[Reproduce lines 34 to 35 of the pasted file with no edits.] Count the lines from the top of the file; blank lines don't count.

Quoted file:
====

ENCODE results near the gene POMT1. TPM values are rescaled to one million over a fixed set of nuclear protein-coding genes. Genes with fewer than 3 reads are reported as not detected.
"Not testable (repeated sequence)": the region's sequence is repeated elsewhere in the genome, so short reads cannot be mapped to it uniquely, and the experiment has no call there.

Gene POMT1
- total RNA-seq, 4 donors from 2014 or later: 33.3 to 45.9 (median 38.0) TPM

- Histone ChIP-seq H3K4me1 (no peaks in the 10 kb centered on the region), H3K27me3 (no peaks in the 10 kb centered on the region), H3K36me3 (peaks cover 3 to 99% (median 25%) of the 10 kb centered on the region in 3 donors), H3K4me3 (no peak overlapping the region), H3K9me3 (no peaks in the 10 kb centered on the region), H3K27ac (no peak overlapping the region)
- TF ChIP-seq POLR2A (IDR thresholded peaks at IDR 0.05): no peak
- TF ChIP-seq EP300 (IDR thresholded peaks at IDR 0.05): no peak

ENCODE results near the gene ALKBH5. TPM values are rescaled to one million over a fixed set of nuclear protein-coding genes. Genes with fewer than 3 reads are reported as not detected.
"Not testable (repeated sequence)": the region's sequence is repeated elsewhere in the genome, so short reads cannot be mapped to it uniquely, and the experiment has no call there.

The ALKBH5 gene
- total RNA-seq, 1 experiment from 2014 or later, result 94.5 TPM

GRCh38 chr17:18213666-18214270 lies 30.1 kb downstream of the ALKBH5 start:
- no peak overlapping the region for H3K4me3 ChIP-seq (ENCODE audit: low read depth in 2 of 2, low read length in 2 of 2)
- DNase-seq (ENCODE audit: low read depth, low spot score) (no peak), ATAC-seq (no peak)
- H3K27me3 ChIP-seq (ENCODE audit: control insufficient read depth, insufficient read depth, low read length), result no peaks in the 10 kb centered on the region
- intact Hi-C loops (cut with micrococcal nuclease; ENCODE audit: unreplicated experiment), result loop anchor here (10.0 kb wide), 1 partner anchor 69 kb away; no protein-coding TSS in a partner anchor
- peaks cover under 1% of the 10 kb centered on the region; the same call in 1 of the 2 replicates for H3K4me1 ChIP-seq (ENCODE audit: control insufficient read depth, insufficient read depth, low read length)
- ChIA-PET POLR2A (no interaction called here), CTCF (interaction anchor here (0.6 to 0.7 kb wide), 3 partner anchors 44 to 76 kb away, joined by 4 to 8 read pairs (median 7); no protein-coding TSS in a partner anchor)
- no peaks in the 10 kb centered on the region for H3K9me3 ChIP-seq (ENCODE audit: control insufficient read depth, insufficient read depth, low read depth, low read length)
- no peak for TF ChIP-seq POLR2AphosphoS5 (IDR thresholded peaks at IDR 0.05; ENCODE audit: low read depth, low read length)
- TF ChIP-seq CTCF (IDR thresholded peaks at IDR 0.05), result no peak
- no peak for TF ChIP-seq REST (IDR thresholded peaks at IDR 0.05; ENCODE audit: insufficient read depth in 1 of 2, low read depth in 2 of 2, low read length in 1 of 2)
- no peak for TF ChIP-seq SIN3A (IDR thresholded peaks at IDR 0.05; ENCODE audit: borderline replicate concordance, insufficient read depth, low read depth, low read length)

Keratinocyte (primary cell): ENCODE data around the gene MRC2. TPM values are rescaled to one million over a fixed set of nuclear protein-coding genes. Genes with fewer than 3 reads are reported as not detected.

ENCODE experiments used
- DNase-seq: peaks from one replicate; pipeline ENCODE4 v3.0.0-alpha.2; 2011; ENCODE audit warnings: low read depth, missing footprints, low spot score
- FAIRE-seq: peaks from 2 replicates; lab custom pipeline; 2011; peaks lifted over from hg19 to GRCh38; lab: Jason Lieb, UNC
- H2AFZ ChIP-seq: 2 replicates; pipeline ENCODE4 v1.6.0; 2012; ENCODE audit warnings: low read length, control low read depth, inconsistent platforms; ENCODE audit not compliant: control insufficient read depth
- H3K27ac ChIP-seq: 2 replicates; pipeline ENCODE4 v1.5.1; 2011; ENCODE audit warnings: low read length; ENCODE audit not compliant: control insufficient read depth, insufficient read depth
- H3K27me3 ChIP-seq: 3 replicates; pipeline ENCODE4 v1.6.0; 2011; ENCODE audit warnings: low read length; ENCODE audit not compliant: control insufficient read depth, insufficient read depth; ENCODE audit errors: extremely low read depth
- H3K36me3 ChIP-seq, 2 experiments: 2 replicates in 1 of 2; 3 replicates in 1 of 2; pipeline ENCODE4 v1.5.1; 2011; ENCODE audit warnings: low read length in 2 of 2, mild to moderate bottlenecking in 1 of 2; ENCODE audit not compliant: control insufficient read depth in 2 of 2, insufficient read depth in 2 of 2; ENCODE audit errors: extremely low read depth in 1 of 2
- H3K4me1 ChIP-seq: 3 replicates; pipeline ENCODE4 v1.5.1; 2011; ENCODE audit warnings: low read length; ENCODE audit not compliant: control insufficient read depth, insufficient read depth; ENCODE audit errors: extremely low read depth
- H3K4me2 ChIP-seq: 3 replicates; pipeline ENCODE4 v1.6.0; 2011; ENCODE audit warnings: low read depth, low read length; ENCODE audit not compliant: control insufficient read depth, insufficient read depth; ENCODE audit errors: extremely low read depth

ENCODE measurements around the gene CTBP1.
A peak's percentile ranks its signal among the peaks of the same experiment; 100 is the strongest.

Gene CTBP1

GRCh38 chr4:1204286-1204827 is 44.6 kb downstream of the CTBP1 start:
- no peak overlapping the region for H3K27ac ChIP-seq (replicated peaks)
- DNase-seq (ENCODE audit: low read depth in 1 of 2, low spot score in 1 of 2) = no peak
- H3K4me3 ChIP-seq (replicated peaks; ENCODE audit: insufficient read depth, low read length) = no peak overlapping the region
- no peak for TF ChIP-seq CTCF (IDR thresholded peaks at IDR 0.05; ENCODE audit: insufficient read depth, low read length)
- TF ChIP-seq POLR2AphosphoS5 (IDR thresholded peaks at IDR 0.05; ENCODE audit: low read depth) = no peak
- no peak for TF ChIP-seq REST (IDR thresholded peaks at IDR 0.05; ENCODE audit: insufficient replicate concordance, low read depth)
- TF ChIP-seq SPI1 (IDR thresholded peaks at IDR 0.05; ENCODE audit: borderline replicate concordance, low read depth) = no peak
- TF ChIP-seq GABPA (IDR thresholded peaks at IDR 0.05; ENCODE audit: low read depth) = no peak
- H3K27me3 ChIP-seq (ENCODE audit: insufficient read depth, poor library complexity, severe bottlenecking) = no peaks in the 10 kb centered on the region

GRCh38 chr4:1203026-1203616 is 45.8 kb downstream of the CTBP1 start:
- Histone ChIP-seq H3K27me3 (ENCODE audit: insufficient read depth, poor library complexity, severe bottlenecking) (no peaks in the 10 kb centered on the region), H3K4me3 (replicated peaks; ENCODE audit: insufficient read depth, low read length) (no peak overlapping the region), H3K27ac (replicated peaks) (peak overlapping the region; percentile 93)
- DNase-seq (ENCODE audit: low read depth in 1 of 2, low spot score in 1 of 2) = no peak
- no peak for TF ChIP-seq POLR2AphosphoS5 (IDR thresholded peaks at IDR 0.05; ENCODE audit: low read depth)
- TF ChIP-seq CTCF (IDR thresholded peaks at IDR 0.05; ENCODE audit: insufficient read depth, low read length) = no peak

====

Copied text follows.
ENCODE measurements around the gene CTBP1.
A peak's percentile ranks its signal among the peaks of the same experiment; 100 is the strongest.